For over a decade, there was a familiar rhythm to data backup. Data was created and backed up, only to be created and backed up again. The mechanism for data backup remained unchanged for many years. Whether the data was backed up to tape or disk, hardware backup – most all of it onsite – was standard operating procedure for most companies.
The reality however is that using physical hardware for data backup and storage is costly – increasingly costly. A traditional data center includes backup devices consisting of software, hardware, power supplies and networking equipment. Each of these components carries its own overhead. Not to be overlooked are the soft dollar costs incurred in data backup including labor and overall facility costs.
As the Cloud becomes more mainstreamed, businesses that heretofore wrote off outsourcing data backup have given the Cloud more than a second glance.
The Cloud offers Scalability the Onsite Storage Solutions Can’t Match
The advent of cloud datacenter storage lets businesses utilize a more cost effective solution for data storage. Lower labor costs and eliminating the need for an actual physical location are just the beginning. As big data backup needs stress the physical limitations of onsite hardware and facilities, the scalability of cloud backup coupled with increased organizational efficiency are quickly becoming the new normal. With Cloud backup, gone forever are worries that the physical limitations of onsite backup will exceed facility capability.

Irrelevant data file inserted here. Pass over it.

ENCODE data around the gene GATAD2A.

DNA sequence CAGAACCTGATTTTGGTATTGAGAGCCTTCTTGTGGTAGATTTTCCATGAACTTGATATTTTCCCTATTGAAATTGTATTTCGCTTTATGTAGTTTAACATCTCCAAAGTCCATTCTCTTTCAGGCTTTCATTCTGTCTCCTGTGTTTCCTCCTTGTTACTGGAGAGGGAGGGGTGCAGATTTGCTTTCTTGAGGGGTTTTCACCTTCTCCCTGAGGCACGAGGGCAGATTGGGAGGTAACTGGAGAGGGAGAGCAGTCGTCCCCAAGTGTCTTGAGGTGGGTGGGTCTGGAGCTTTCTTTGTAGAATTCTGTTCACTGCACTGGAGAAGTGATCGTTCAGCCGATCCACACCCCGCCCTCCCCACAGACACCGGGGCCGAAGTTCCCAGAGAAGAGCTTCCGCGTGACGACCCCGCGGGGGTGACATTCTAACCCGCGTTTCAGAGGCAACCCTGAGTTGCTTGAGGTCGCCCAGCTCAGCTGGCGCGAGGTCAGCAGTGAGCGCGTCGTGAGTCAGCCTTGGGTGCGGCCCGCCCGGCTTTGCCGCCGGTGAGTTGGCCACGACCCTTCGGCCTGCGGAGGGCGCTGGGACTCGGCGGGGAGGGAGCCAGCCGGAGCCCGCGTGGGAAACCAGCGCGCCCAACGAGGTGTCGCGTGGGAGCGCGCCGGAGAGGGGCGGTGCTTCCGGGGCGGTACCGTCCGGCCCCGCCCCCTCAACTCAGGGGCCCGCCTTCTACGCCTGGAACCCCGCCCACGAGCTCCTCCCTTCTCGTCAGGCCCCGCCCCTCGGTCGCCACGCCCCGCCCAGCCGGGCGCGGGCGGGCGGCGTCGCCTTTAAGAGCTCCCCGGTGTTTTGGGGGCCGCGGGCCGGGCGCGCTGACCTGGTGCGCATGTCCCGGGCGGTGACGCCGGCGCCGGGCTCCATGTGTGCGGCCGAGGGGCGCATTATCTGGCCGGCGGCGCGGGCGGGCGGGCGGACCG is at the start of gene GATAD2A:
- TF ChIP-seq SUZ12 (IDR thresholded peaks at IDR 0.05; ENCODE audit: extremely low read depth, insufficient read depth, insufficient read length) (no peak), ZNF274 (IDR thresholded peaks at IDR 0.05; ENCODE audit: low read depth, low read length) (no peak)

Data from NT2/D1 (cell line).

From Carbonite to Open Cloud, the cloudscape is becoming increasing competitive. The end-game is that competition within the realm of Cloud data backup service providers will elevate the level of support offered and drive already downward trending prices even lower. Now that industry giants like Amazon and Google have thrown their weight behind Cloud storage, it’s increasingly clear that there really is no looking back.
There was a time when the concept of a terabyte of data was unfathomable. Big data backup means that petabytes of data can be stored in the Cloud with ease. What’s next? Keep your eyes peeled on the cloudscape for capacity measured in exabytes. We certainly have come a long way from the one of the original external storage devices, the 1.44 MB floppy disk!
About David A. Grant
Technology writer David A. Grant has been watching the tech landscape change and evolve since its inception. Back in the day when RAM wholesaled at a dollar per megabyte, and an 8GB hard drive was considered overkill, David was turning screws in a DEC Alpha Linux shop in southern New Hampshire, grateful that Al Gore had invented the Internet as we know it. He continues to watch and report on industry trends and changes.